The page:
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ADEL Technology - Discussion Thread - Update: March 27, 2016: Please Read 2nd Post of the Thread

Discussion in 'Sound Science' started by eaglewings, Mar 7, 2016.
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  1. Koolpep
    So - all the criticism and responses so far are about the way the information was communicated and not the information itself?
    I found the stream extremely helpful and the visual live demos have helped me understand the concepts way better than a just text and graphs.
    I really find the whole premise very promising and am more likely to purchase an IEM from a company that seems genuinely concerned about damaging my hearing as little as possible.
  2. Canyon Runner
    I had only said that one user was insulting in his tone for not wanting to watch it, since he was the one pushing for so many things to be answered, so when we took the time to do that, he said he couldn't be bothered to watch the answers. That's all. Other users that do not wish to take the time, no worries there, two hours can be a good chunk of time to sink into a video. That's totally understandable.

    That comment was directly at one user, who was very vocal about things. We went over his questions directly in the video, but then wanted Stephen & I to post directly to him on here, rather than acknowledging the time we spent already to answer his list of questions. It was totally not aimed at anybody else, he seemed to understand how it came off and now we're all good.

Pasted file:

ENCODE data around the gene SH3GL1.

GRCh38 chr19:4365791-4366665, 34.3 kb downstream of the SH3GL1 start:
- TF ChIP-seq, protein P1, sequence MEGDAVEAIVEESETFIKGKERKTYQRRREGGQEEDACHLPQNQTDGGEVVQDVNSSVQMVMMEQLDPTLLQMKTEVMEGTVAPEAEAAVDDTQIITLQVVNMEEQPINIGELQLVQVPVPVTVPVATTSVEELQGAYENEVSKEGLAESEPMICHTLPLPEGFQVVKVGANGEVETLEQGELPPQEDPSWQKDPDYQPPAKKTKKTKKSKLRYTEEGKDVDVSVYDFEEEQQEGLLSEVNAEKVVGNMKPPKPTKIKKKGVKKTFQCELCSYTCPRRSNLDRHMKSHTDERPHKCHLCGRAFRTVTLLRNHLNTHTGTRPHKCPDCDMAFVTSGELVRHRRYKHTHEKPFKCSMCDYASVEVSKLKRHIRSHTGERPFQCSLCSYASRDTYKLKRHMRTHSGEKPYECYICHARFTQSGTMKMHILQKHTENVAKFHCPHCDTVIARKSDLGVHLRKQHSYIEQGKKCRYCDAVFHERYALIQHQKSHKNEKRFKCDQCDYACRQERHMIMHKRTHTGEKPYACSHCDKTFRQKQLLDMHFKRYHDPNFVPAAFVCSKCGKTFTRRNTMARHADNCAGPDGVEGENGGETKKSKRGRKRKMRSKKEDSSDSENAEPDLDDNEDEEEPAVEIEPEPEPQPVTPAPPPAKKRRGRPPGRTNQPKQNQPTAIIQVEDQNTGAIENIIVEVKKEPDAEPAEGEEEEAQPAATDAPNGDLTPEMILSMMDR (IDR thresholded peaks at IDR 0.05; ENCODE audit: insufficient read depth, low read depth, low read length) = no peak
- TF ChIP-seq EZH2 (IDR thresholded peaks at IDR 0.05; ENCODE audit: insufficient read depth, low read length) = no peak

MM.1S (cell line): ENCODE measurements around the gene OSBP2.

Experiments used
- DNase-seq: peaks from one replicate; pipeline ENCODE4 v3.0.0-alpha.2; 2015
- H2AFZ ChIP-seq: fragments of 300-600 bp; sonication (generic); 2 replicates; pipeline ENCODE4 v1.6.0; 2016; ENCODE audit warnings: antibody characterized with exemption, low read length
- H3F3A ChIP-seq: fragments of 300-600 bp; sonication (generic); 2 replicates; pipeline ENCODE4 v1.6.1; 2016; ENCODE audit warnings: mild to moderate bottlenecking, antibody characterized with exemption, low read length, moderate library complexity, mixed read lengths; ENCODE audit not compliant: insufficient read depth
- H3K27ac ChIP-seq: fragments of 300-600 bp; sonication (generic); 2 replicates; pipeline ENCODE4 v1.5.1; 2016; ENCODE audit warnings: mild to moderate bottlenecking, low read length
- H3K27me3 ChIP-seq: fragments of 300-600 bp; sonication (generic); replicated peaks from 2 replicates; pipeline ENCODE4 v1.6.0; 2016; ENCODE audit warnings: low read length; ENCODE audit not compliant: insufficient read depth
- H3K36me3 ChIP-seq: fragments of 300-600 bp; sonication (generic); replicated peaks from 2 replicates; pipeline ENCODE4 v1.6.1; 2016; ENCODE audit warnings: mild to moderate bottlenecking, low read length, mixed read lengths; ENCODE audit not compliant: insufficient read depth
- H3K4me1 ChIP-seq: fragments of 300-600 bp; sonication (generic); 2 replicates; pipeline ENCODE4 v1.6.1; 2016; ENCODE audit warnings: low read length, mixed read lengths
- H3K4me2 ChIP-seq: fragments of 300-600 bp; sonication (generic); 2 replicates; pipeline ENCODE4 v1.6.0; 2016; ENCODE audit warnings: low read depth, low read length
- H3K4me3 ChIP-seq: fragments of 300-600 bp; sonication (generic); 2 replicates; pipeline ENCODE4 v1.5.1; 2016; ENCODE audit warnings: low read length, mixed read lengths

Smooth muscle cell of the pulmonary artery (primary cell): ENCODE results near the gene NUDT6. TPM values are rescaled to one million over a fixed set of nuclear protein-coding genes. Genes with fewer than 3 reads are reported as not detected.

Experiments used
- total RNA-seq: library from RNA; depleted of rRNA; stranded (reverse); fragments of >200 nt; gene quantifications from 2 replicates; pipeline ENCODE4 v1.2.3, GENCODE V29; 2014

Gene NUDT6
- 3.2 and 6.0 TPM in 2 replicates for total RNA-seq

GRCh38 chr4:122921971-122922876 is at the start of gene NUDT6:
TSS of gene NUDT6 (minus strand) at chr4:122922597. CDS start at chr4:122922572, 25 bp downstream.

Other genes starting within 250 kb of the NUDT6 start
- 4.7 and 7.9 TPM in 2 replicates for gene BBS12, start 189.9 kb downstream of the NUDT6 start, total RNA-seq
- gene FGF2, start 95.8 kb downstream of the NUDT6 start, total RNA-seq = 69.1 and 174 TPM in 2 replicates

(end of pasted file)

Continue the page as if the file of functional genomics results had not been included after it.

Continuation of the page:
I see how that could be taken as a bit less than professional and for that, I'm sorry. It was not to come off as we will be insulted by other people not taking the time to watch a video, not at all.
    canali, Koolpep and alffla like this.
  3. Ruben123
    Well I have to agree an explanation of all of the questions on paper wouldve been much easier and less time consuming for everybody. But at least we have some answers now and Im sorry for letting you think I was insulting you. I do admire the fact that you took time for it. I do have to say though that everybody would understand, including you, that watching a 2 hours movie -instead of some minutes a day on the head-fi forum here- takes lots more time than simply answering the questions. Even if they were my questions, it still is a lot of time. I do like the effort you all took for it. :) no offense.
    At some time in the video, frequency (or was it phase, I dont remember) was being demonstrated to change when the IEM was sealed by a finger or not. But I think everybody here knows how much a seal on an IEM can do. Also, an IEM has a sound signature based on how it should sound. He claims IEMs can never sound perfect because they are not made to do that, because of the pressure built up. That is just silly I think since you can alter the frequency response of the IEM however you want it to sound. What the ADEL seems to do is let a lot of pressure go when the built up is too much. Well why not build a tiny little hole in the IEM itself, without it having a diaphragm? Vented IEMs exist for a long time and again: they can sound however you want them to, because you can EQ them to compensate for the bass lost. Which brings us to the next question, which might already be answered in the video (not watched it completely): why not EQ an IEM to sound less bassy and thus having less bass energy and pneumatic pressure?
    To be fair I think you have even sooner hearing loss with the ADEL and here is why I think so: lower frequencies turn on the acoustic reflex which causes to let less dB reach the inner ear. When you take away those bass frequencies, the reflex is much later triggered although the treble is of the same energy! And: mids and highs cause sooner hearing loss. But this is also just a claim and a thought :)
  4. Koolpep